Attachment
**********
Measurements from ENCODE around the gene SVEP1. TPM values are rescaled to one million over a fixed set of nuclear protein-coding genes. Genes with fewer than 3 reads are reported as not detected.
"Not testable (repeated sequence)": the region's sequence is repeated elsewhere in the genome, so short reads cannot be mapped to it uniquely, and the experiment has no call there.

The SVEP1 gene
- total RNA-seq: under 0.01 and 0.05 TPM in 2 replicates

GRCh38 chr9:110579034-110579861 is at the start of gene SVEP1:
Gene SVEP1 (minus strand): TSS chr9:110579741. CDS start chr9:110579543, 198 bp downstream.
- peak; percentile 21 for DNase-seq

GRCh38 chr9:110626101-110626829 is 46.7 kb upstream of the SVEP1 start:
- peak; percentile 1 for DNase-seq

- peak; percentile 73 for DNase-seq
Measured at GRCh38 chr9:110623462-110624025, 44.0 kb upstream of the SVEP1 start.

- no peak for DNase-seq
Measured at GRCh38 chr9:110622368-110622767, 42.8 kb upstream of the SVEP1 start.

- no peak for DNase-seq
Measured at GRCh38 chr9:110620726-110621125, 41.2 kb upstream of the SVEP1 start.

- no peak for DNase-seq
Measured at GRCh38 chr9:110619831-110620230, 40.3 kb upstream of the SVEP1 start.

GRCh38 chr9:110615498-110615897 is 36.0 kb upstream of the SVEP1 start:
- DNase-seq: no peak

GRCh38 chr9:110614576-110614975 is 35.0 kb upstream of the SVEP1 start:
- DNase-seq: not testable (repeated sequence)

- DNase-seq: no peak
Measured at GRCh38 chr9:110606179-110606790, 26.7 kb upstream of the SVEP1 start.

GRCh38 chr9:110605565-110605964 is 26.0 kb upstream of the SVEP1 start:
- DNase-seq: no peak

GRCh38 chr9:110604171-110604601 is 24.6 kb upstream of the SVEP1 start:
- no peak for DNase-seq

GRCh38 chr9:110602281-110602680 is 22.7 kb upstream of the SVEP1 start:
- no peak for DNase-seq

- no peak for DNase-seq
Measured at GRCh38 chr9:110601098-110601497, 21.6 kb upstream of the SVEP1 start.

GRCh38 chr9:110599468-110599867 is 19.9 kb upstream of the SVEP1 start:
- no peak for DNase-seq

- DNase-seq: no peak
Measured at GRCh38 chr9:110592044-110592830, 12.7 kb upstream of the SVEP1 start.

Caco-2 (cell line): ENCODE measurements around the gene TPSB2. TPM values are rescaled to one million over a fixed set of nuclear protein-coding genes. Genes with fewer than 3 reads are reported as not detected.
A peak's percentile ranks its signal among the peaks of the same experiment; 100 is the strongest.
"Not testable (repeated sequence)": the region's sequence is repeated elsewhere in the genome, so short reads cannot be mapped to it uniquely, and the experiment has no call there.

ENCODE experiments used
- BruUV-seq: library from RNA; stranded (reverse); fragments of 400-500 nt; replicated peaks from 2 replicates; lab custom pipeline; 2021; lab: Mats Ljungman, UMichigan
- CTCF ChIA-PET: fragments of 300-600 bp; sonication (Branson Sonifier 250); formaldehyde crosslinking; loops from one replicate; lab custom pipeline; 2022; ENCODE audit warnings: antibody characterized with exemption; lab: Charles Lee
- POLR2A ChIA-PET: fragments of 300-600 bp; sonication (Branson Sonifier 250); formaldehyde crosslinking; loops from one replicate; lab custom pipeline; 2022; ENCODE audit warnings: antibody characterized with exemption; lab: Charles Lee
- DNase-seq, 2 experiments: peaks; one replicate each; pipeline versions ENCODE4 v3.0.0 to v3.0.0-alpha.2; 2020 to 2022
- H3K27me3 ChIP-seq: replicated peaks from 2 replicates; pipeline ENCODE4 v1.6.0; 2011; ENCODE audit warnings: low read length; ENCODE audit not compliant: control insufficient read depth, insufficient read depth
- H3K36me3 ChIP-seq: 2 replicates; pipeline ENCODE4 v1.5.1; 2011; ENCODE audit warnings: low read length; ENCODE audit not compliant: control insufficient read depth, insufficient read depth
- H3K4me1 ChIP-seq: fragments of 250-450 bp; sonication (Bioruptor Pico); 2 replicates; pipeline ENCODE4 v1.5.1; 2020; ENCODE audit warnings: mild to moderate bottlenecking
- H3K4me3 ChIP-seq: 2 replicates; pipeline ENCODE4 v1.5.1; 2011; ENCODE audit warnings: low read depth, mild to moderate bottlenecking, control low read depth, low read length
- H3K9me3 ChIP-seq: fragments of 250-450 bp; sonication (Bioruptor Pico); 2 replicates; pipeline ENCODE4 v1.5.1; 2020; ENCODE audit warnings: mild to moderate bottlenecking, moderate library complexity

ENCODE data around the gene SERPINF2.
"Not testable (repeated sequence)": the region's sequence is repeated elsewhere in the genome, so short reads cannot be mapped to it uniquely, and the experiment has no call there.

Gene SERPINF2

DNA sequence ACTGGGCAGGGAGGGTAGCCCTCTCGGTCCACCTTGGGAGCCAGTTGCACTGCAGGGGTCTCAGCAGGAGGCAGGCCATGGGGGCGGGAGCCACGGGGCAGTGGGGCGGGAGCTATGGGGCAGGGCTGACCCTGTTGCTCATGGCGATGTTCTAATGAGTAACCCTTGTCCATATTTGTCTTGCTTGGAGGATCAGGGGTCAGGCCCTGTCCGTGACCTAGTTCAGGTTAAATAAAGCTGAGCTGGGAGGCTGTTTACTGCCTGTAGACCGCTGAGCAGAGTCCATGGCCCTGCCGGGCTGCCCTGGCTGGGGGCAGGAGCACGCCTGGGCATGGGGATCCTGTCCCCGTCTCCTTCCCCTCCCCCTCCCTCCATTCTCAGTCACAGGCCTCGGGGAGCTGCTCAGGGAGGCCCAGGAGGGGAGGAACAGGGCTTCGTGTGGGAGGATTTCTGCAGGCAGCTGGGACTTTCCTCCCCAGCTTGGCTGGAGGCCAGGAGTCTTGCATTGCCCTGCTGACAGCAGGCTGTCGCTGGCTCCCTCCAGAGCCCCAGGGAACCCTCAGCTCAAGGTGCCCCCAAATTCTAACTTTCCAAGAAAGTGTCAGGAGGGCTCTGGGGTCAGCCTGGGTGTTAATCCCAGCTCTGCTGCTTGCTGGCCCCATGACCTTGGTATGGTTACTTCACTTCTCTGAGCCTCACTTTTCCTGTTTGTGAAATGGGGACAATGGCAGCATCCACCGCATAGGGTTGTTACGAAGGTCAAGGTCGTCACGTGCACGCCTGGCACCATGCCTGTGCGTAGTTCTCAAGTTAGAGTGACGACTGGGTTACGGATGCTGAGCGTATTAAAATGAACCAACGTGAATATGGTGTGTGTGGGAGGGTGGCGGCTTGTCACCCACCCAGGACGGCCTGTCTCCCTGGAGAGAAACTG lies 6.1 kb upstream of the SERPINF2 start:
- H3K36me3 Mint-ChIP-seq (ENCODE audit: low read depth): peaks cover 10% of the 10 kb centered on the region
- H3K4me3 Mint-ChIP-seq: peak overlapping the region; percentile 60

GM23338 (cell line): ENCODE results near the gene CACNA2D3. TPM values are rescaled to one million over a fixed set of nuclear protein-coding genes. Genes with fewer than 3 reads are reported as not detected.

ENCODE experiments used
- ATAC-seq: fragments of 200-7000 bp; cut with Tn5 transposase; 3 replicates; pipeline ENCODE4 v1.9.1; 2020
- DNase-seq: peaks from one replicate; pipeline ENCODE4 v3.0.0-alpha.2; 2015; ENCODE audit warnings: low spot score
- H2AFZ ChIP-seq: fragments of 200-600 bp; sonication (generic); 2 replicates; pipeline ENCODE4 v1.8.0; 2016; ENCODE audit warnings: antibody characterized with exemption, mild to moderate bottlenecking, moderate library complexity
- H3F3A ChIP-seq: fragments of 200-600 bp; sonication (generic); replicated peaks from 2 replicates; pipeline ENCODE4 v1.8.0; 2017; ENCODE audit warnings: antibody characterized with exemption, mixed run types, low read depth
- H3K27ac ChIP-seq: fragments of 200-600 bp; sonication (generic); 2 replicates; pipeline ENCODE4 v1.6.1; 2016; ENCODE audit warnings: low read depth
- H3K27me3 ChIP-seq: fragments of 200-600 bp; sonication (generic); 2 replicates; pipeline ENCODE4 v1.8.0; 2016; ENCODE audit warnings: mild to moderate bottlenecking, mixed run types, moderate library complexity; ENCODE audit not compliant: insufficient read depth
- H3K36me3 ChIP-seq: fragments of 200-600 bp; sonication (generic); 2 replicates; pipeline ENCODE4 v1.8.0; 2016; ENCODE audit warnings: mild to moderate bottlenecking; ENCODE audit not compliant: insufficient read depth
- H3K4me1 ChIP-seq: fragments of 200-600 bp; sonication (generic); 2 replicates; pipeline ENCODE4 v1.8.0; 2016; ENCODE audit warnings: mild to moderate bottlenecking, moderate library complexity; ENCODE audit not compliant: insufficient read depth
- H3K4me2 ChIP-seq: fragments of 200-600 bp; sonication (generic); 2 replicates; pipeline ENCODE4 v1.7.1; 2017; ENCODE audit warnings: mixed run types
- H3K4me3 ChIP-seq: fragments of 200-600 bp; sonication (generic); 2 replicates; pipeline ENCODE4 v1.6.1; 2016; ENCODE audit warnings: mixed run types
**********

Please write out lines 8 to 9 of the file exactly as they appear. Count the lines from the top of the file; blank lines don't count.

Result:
GRCh38 chr9:110626101-110626829 is 46.7 kb upstream of the SVEP1 start:
- peak; percentile 1 for DNase-seq